The moment of change, or rebirth, is the point at which the novel’s internal conflict is finally resolved. And the resolution of this internal conflict puts them into a position where they finally have the necessary inner make-up to go on to resolve the novel’s external conflict.

All novels have an external plot of action and an internal plot of self-recognition.

In the crime novel…

  • The external plot is about the detective trying to solve the murder.
  • The internal plot concerns her trying to overcome her crippling self-doubt.

In the boy-meets-girl novel…

  • The external plot is about the boy trying to win the girl.
  • The internal plot is about him trying to overcome his shyness and lack of self-confidence.

The spiritual death of a protagonist in a novel occurs when they fail to reach their overall goal. They hit rock bottom instead.

The epiphany is the moment when something related to their greatest strength makes them understand where they have been going wrong all this time.

This understanding usually takes the form of the character recognizing their greatest internal flaw. This internal flaw has been hampering their efforts all the way through the story, though they probably haven’t been aware of it.

All of the above results in a kind of rebirth. This is the moment when the character changes inside (thus bringing the novel’s internal plot to a resolution). And this internal change puts the protagonist in a position to be able to go out and bring the novel’s external plot to a successful resolution.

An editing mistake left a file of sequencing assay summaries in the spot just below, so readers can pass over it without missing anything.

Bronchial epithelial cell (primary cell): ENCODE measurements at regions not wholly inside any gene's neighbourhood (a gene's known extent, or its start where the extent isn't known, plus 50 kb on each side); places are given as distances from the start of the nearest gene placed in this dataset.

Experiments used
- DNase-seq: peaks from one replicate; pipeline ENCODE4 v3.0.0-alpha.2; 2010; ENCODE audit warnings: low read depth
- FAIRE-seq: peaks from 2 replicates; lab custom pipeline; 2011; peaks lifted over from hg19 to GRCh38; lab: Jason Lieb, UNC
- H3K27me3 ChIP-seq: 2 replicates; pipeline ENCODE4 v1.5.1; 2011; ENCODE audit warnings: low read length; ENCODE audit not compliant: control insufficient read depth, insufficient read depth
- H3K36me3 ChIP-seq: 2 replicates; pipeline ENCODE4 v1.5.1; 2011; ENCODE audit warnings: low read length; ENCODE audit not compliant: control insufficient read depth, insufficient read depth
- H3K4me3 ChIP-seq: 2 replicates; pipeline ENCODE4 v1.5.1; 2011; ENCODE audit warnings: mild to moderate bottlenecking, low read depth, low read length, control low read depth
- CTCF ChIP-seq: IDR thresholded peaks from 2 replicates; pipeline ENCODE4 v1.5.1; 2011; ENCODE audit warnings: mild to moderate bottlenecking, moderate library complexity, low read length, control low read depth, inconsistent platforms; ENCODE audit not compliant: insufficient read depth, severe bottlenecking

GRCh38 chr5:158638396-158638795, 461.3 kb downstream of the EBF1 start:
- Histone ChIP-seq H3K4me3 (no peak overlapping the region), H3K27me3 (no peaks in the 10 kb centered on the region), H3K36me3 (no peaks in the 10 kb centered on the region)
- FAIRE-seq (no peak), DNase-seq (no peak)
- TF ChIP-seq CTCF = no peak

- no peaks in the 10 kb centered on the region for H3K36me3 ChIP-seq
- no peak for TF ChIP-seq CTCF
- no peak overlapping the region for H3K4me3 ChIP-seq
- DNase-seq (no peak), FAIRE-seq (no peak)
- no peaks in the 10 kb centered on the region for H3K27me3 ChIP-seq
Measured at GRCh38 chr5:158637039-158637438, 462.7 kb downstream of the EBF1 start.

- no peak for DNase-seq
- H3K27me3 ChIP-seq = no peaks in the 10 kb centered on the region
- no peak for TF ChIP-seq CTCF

All clear so far on this crucial part of plotting the ending of your novel? If not, a couple of examples should help…

1. The Detective’s Rebirth

The last time we met the detective, she had been thrown off the case for a lack of progress. She was sitting alone at home, just staring out of the window, spiritually dead.

Her internal flaw throughout the entire novel has been her self-doubt. She wasn’t particularly aware of it, but it was what kept her from…

  • Questioning the suspects rigorously enough.
  • Standing up to her bullying, chauvinistic colleagues.
  • Trusting her own instincts.

(Self-doubt, incidentally, is the novel’s theme.)